On March 11, Gov. Doug Ducey declared a state of emergency and signed an executive order to proactively provide health officials with guidance and tools to combat the novel coronavirus. Among other protections, the order requires insurance companies to waive all co-pays, coinsurance, and deductibles for consumers related to COVID-19 diagnostic testing and decrease co-pays for telemedicine visits. It also requires insurers to cover out of network providers, including out of plan laboratories and telemedicine providers.
All health care workers and visitors at skilled nursing facilities, nursing homes, and at assisted living facilities are required to have regular symptom checks.
Who qualifies for tests is another question. Coconino County Health and Human Service Epidemiologist Matthew Maurer spoke at a coronavirus briefing at the Page Police Department on March 1.
Criteria must be met. A person must have traveled to an area with community transmission or had contact with someone who has a confirmed case of COVID-19. Maurer said, “If you do not have those risk factors you are a very low risk.” He also stressed that closed indoor environments are the greatest risk, adding, “Outdoor environments are must less risk for transmission.”
“You cannot fight a fire blindfolded. And we cannot stop this pandemic if we don’t know who is infected. We have a simple message for all countries: test, test, test. Test every suspected case,” said Tedros Adhanom Ghebreyesus, director-general at the World Health Organization.
It’s not just the elderly who are at risk. Ghebreyesus said, “This is a serious disease. Although the evidence we have suggests that those over 60 are at the highest risk, young people, including children, have died.” Even countries with advanced health systems are struggling to cope.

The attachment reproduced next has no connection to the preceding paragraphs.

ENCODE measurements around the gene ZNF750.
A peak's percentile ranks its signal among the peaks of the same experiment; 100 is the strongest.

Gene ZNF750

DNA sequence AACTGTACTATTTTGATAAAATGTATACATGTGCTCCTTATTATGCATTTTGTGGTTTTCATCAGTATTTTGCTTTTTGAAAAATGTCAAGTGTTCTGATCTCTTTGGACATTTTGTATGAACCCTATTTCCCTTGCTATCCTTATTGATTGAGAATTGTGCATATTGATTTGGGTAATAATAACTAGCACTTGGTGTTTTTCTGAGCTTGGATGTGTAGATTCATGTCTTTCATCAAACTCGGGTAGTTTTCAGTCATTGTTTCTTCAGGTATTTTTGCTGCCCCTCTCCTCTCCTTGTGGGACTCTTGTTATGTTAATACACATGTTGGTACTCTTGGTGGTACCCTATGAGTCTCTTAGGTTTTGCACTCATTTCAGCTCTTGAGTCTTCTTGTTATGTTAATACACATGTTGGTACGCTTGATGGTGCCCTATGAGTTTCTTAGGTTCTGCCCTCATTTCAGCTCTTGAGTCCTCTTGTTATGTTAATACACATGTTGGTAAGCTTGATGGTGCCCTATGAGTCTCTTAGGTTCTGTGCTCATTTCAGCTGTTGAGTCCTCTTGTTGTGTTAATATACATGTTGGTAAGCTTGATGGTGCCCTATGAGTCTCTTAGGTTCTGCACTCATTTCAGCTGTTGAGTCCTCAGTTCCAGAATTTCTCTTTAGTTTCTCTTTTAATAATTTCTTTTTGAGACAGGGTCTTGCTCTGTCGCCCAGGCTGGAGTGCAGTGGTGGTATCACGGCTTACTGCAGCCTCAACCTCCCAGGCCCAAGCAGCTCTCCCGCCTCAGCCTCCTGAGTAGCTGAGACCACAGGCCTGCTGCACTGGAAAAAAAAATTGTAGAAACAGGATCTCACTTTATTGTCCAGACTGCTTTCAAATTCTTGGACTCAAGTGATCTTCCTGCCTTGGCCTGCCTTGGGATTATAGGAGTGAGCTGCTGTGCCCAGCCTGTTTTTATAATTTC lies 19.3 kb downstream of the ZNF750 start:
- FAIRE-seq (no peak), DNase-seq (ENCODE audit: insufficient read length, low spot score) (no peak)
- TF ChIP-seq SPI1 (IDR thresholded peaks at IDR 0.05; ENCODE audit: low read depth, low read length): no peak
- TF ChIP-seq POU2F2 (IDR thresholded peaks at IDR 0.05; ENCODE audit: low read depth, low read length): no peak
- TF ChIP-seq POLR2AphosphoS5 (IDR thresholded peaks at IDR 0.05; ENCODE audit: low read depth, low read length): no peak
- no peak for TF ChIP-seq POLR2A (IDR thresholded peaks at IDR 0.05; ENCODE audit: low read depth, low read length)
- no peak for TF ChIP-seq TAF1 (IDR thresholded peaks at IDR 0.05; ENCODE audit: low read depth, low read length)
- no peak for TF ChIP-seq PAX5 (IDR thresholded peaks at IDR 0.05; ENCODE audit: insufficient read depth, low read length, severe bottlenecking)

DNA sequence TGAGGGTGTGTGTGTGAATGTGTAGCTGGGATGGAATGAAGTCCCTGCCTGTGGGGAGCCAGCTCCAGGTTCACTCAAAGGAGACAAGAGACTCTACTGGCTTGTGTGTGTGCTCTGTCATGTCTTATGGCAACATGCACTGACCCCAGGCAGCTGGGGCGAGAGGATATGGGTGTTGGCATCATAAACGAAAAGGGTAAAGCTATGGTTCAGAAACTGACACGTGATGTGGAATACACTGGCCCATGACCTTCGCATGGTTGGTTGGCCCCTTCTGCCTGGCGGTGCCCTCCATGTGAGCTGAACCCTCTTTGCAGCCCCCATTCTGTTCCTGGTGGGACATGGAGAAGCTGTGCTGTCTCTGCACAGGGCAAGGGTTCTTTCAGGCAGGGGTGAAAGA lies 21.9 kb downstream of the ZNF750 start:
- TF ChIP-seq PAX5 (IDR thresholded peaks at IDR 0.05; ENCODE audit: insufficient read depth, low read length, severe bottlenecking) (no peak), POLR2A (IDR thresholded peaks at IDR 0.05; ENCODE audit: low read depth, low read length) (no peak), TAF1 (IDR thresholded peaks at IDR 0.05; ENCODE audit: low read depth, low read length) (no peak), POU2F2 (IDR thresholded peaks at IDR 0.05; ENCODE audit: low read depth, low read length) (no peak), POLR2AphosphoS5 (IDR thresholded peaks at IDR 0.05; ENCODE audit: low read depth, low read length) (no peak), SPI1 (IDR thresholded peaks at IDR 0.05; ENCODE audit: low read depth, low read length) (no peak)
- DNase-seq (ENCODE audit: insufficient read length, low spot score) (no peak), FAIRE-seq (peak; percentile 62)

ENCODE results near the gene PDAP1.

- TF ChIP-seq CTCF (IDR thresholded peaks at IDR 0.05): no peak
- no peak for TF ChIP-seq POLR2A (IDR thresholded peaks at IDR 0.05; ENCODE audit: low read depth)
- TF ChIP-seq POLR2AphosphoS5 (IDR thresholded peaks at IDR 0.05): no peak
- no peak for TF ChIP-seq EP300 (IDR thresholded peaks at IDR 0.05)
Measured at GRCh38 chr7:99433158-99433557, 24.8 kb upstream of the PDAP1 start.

“We have not seen an urgent enough escalation in testing, isolation and contact tracing – which is the backbone of the response.”
WHO has shipped almost 1.5 million tests to 120 countries.
Arizona joined a growing number of states and municipalities closing schools Monday. Attributing the decision to staffing, Ducey on Sunday said, “… staffing and potential absences are a concern in many districts. We are … announcing a statewide closure of all Arizona schools from Monday, March 16 through Friday, March 27.”
Ducey added, “We're working together to provide assistance during this time and lessen the impact of all Arizona families.”
Arizona Superintendent of Public Instruction Kathy Hoffman said, “Efforts are underway to ensure that every child has access to meals while schools are closed. We have also worked with (the U.S. Department of Agriculture) to allow schools to begin summer food service operations and provide boxed meals as needed. Your local school will have more information about how and where to access meals.”
Ducey said the move would help operations issues, but “will not stop the spread of COVID-19.” He relayed the public health official’s advice that children not at school should remain at home as much as possible. He said, “For families that's not an option, we are coordinating with partners in the nonprofit faith-based and education communities ... to make available childcare options to families who need it.”
Ducey assured school employees that the state is working to ensure there are no disruptions in pay. Information on potential school makeup days will come later.